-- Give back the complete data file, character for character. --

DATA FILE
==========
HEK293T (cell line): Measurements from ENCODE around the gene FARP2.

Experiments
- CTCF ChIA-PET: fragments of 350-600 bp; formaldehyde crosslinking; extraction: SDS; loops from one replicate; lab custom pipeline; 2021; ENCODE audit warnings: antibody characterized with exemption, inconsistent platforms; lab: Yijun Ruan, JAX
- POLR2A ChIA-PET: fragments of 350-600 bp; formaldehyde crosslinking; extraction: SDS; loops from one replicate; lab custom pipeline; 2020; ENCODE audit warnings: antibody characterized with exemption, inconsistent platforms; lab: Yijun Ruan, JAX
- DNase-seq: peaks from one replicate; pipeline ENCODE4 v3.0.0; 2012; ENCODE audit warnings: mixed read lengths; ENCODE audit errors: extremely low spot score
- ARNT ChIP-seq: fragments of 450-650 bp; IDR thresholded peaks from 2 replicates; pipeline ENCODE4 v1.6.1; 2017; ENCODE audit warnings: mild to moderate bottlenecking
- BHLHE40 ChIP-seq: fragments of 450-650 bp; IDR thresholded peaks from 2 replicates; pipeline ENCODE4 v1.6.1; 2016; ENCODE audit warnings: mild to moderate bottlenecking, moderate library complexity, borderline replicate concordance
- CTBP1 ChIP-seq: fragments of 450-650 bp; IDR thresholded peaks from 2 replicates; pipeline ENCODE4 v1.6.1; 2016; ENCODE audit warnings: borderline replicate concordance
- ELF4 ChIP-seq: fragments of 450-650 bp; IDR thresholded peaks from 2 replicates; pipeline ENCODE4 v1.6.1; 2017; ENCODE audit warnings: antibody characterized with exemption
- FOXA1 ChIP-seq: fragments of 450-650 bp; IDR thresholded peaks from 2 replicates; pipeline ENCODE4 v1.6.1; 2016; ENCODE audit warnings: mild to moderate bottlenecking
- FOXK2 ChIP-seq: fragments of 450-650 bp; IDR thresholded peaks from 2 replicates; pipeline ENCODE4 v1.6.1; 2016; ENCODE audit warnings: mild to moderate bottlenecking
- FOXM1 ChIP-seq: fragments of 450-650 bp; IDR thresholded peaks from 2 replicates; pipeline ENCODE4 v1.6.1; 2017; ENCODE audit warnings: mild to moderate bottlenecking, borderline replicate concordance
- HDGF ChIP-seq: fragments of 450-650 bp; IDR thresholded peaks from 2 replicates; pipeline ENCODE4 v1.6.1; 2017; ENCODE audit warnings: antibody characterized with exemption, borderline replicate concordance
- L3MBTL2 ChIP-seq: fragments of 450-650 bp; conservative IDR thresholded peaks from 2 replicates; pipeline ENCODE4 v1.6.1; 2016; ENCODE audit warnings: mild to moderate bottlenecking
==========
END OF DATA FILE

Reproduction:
HEK293T (cell line): Measurements from ENCODE around the gene FARP2.

Experiments
- CTCF ChIA-PET: fragments of 350-600 bp; formaldehyde crosslinking; extraction: SDS; loops from one replicate; lab custom pipeline; 2021; ENCODE audit warnings: antibody characterized with exemption, inconsistent platforms; lab: Yijun Ruan, JAX
- POLR2A ChIA-PET: fragments of 350-600 bp; formaldehyde crosslinking; extraction: SDS; loops from one replicate; lab custom pipeline; 2020; ENCODE audit warnings: antibody characterized with exemption, inconsistent platforms; lab: Yijun Ruan, JAX
- DNase-seq: peaks from one replicate; pipeline ENCODE4 v3.0.0; 2012; ENCODE audit warnings: mixed read lengths; ENCODE audit errors: extremely low spot score
- ARNT ChIP-seq: fragments of 450-650 bp; IDR thresholded peaks from 2 replicates; pipeline ENCODE4 v1.6.1; 2017; ENCODE audit warnings: mild to moderate bottlenecking
- BHLHE40 ChIP-seq: fragments of 450-650 bp; IDR thresholded peaks from 2 replicates; pipeline ENCODE4 v1.6.1; 2016; ENCODE audit warnings: mild to moderate bottlenecking, moderate library complexity, borderline replicate concordance
- CTBP1 ChIP-seq: fragments of 450-650 bp; IDR thresholded peaks from 2 replicates; pipeline ENCODE4 v1.6.1; 2016; ENCODE audit warnings: borderline replicate concordance
- ELF4 ChIP-seq: fragments of 450-650 bp; IDR thresholded peaks from 2 replicates; pipeline ENCODE4 v1.6.1; 2017; ENCODE audit warnings: antibody characterized with exemption
- FOXA1 ChIP-seq: fragments of 450-650 bp; IDR thresholded peaks from 2 replicates; pipeline ENCODE4 v1.6.1; 2016; ENCODE audit warnings: mild to moderate bottlenecking
- FOXK2 ChIP-seq: fragments of 450-650 bp; IDR thresholded peaks from 2 replicates; pipeline ENCODE4 v1.6.1; 2016; ENCODE audit warnings: mild to moderate bottlenecking
- FOXM1 ChIP-seq: fragments of 450-650 bp; IDR thresholded peaks from 2 replicates; pipeline ENCODE4 v1.6.1; 2017; ENCODE audit warnings: mild to moderate bottlenecking, borderline replicate concordance
- HDGF ChIP-seq: fragments of 450-650 bp; IDR thresholded peaks from 2 replicates; pipeline ENCODE4 v1.6.1; 2017; ENCODE audit warnings: antibody characterized with exemption, borderline replicate concordance
- L3MBTL2 ChIP-seq: fragments of 450-650 bp; conservative IDR thresholded peaks from 2 replicates; pipeline ENCODE4 v1.6.1; 2016; ENCODE audit warnings: mild to moderate bottlenecking